Israel's Supreme Court
Israel's Supreme Court Noam Moshkowitz

Ministers, MKs, and activists angrily condemned the Israeli Supreme Court on Thursday after it froze a plan to deport thousands of illegal immigrants who entered Israel across the border with Egypt, just weeks before the program is slated to begin.

Science Minister Ofir Okunis (Likud) blasted the move, contending that the decision to freeze the deportations was "the zenith of the disconnect between the justices of the Supreme Court and the citizens of Israel".

"The High Court's intervention in the government's policy regarding the infiltrators violates the principle of the separation of powers," added Economy Minister Eli Cohen (Kulanu). "The residents of South Tel Aviv [come before] the residents of South Eritrea."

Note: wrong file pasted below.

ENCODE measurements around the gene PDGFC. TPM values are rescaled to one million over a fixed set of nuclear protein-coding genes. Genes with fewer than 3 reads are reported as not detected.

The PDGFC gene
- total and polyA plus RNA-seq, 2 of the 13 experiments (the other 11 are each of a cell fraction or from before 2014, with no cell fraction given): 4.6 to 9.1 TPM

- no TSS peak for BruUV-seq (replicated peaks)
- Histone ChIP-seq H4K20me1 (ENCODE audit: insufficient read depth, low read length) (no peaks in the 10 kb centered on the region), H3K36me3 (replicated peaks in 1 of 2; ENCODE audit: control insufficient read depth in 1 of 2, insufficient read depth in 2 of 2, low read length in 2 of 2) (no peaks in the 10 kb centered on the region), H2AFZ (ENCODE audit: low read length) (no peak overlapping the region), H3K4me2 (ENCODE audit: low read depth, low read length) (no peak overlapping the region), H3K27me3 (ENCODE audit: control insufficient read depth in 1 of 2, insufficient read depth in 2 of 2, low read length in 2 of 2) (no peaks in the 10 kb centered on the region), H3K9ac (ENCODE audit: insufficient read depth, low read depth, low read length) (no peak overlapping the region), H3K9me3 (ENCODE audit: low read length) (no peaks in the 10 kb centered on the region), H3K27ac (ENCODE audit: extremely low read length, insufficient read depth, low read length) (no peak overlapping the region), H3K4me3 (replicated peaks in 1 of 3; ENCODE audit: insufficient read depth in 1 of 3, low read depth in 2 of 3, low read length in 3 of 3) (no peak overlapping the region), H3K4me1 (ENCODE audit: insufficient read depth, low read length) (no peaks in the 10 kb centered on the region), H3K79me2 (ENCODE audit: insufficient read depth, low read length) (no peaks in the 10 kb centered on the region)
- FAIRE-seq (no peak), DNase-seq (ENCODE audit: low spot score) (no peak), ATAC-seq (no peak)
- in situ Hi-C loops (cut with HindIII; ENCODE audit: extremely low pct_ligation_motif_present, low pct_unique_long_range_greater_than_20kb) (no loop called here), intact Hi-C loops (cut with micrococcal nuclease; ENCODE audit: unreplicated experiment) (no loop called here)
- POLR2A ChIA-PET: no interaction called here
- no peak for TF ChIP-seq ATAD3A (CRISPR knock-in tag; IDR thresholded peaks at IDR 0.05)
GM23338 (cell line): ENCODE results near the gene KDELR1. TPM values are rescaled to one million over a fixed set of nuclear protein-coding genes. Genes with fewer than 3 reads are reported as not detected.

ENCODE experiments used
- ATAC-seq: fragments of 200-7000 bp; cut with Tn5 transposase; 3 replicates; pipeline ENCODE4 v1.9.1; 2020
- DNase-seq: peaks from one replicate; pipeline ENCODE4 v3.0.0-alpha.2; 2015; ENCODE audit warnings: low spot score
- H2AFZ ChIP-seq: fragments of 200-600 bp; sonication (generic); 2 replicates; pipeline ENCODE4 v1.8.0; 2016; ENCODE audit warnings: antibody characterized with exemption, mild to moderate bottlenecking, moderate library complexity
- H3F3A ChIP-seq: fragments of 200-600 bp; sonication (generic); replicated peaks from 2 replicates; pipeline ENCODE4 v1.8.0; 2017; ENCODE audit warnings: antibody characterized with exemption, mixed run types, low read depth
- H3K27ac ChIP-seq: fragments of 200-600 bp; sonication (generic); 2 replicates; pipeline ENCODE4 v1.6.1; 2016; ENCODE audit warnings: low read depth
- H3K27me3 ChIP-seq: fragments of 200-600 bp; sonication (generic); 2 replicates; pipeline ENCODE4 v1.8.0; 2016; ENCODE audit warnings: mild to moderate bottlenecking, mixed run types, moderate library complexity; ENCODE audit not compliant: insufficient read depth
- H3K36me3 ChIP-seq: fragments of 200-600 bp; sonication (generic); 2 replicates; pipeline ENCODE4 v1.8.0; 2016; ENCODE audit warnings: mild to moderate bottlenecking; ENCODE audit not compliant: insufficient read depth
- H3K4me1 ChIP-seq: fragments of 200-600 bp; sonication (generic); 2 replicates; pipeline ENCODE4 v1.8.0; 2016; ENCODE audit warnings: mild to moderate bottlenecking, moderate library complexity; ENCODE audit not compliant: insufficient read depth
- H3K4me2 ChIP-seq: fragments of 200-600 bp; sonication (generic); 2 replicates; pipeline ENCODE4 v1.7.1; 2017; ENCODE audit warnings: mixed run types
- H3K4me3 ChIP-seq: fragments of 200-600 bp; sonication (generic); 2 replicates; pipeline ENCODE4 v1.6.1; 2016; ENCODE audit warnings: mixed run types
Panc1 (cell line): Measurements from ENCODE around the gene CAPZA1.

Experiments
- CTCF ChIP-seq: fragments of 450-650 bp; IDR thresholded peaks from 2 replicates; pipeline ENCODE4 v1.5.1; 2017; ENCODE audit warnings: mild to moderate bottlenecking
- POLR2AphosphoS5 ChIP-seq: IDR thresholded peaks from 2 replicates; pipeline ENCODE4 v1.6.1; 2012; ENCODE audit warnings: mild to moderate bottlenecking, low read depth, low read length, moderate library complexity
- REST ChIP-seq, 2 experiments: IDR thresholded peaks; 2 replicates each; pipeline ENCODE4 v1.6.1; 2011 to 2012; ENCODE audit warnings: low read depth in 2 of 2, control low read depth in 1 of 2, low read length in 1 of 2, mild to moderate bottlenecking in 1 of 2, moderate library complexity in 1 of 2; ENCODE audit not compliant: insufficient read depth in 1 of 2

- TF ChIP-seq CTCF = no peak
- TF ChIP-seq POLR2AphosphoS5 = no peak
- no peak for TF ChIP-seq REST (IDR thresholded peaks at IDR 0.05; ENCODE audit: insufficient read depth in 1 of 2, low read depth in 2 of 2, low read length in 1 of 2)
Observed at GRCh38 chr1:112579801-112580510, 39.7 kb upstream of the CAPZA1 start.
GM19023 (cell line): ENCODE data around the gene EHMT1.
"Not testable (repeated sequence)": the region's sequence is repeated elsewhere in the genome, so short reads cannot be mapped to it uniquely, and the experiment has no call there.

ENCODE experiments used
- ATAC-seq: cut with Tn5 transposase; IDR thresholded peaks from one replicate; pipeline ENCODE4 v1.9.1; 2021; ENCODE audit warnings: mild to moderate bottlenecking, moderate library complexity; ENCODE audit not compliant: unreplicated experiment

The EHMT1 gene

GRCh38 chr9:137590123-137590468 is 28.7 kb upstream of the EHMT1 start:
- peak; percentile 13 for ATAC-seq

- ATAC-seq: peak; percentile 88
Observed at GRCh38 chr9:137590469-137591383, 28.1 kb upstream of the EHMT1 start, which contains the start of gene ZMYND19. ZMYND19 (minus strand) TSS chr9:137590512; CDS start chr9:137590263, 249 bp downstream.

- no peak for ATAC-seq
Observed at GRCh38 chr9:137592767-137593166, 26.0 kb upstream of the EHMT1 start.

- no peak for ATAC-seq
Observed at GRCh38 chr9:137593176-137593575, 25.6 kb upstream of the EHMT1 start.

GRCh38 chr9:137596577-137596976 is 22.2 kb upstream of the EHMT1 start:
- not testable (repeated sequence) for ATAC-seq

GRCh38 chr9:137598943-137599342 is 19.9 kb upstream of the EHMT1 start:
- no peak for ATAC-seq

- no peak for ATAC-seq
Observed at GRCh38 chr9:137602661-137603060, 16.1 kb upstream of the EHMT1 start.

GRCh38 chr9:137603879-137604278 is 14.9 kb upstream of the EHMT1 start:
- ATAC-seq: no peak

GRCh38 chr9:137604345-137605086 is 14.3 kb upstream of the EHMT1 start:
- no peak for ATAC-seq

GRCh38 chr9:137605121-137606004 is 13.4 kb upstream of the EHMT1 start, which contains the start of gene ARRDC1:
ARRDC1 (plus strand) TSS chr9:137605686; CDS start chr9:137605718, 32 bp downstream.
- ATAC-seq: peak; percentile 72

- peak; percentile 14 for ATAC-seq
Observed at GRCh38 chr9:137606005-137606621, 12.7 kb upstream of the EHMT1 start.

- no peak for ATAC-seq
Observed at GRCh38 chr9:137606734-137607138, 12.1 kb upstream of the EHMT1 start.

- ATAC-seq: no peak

Matan Peleg, who heads the Im Tirtzu organization, said that the decision was just another example of the activist approach pioneered by former chief justice Aharon Barak in the 1990's.

"We see again see how the High Court places itself above the democratically elected representatives and acts as a council of sages ensuring that everyone is in line with its whims, just like in Iran," said Peleg.

"The Israeli government today has two choices. Curbing judicial activism in legislation, or adopting a cautious policy of disobeying the High Court of Justice, a move that has precedents even in the United States. It's time to put clear breaks on the extreme whims of the High Court," added Peleg.

Activist Sheffi Paz, whose South Tel Aviv neighborhood that has been terrorized by illegal African migrants, called the decision " a declaration of war", and urged followers to demonstrate in front of Supreme Court Chief Justice Esther Hayut's house on Saturday night.

"The High Court of Justice declared war on us," said Paz. "The games and excuses are over. On Saturday night we are all in front of Esther Hayut's house."